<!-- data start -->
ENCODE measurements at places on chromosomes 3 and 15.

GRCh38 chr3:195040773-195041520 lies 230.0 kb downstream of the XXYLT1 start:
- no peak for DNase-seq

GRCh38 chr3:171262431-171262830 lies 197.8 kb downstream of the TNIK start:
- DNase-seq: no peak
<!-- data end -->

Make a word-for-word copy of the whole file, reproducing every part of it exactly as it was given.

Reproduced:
ENCODE measurements at places on chromosomes 3 and 15.

GRCh38 chr3:195040773-195041520 lies 230.0 kb downstream of the XXYLT1 start:
- no peak for DNase-seq

GRCh38 chr3:171262431-171262830 lies 197.8 kb downstream of the TNIK start:
- DNase-seq: no peak